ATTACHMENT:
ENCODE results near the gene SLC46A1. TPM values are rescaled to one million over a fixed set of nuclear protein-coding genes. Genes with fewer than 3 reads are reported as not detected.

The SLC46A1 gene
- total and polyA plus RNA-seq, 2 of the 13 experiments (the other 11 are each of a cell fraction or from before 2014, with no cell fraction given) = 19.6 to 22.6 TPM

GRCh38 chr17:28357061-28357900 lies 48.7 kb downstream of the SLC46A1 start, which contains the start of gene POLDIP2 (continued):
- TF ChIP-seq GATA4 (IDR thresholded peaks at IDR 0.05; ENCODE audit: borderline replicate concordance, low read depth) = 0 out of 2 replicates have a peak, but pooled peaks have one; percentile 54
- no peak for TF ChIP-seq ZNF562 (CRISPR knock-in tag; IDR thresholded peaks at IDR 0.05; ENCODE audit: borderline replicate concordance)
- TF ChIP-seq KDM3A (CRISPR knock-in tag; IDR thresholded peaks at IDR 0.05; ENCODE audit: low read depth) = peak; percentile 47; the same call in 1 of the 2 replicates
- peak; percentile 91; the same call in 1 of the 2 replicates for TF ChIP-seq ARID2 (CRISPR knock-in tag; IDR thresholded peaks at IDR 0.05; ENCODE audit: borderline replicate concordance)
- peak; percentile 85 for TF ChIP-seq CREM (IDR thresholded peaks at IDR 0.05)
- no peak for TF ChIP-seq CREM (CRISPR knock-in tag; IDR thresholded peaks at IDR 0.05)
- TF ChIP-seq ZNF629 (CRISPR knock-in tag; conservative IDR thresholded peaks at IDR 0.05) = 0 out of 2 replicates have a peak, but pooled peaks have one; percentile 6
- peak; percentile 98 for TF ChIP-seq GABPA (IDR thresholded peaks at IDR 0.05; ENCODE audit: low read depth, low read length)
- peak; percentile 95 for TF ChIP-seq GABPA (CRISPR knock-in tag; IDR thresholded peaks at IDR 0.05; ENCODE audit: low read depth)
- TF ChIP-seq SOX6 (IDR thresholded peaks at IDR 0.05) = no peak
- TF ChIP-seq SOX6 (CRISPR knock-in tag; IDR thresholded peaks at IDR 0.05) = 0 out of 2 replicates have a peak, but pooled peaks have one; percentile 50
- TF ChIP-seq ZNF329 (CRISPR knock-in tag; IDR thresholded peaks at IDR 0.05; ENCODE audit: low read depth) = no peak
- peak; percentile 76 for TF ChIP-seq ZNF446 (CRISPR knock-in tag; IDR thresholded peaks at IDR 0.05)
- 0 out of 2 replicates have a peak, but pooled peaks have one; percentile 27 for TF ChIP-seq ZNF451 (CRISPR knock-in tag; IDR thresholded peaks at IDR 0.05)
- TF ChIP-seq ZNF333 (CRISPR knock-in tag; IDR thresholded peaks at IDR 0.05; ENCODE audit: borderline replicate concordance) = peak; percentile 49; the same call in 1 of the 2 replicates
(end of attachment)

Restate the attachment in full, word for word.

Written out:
ENCODE results near the gene SLC46A1. TPM values are rescaled to one million over a fixed set of nuclear protein-coding genes. Genes with fewer than 3 reads are reported as not detected.

The SLC46A1 gene
- total and polyA plus RNA-seq, 2 of the 13 experiments (the other 11 are each of a cell fraction or from before 2014, with no cell fraction given) = 19.6 to 22.6 TPM

GRCh38 chr17:28357061-28357900 lies 48.7 kb downstream of the SLC46A1 start, which contains the start of gene POLDIP2 (continued):
- TF ChIP-seq GATA4 (IDR thresholded peaks at IDR 0.05; ENCODE audit: borderline replicate concordance, low read depth) = 0 out of 2 replicates have a peak, but pooled peaks have one; percentile 54
- no peak for TF ChIP-seq ZNF562 (CRISPR knock-in tag; IDR thresholded peaks at IDR 0.05; ENCODE audit: borderline replicate concordance)
- TF ChIP-seq KDM3A (CRISPR knock-in tag; IDR thresholded peaks at IDR 0.05; ENCODE audit: low read depth) = peak; percentile 47; the same call in 1 of the 2 replicates
- peak; percentile 91; the same call in 1 of the 2 replicates for TF ChIP-seq ARID2 (CRISPR knock-in tag; IDR thresholded peaks at IDR 0.05; ENCODE audit: borderline replicate concordance)
- peak; percentile 85 for TF ChIP-seq CREM (IDR thresholded peaks at IDR 0.05)
- no peak for TF ChIP-seq CREM (CRISPR knock-in tag; IDR thresholded peaks at IDR 0.05)
- TF ChIP-seq ZNF629 (CRISPR knock-in tag; conservative IDR thresholded peaks at IDR 0.05) = 0 out of 2 replicates have a peak, but pooled peaks have one; percentile 6
- peak; percentile 98 for TF ChIP-seq GABPA (IDR thresholded peaks at IDR 0.05; ENCODE audit: low read depth, low read length)
- peak; percentile 95 for TF ChIP-seq GABPA (CRISPR knock-in tag; IDR thresholded peaks at IDR 0.05; ENCODE audit: low read depth)
- TF ChIP-seq SOX6 (IDR thresholded peaks at IDR 0.05) = no peak
- TF ChIP-seq SOX6 (CRISPR knock-in tag; IDR thresholded peaks at IDR 0.05) = 0 out of 2 replicates have a peak, but pooled peaks have one; percentile 50
- TF ChIP-seq ZNF329 (CRISPR knock-in tag; IDR thresholded peaks at IDR 0.05; ENCODE audit: low read depth) = no peak
- peak; percentile 76 for TF ChIP-seq ZNF446 (CRISPR knock-in tag; IDR thresholded peaks at IDR 0.05)
- 0 out of 2 replicates have a peak, but pooled peaks have one; percentile 27 for TF ChIP-seq ZNF451 (CRISPR knock-in tag; IDR thresholded peaks at IDR 0.05)
- TF ChIP-seq ZNF333 (CRISPR knock-in tag; IDR thresholded peaks at IDR 0.05; ENCODE audit: borderline replicate concordance) = peak; percentile 49; the same call in 1 of the 2 replicates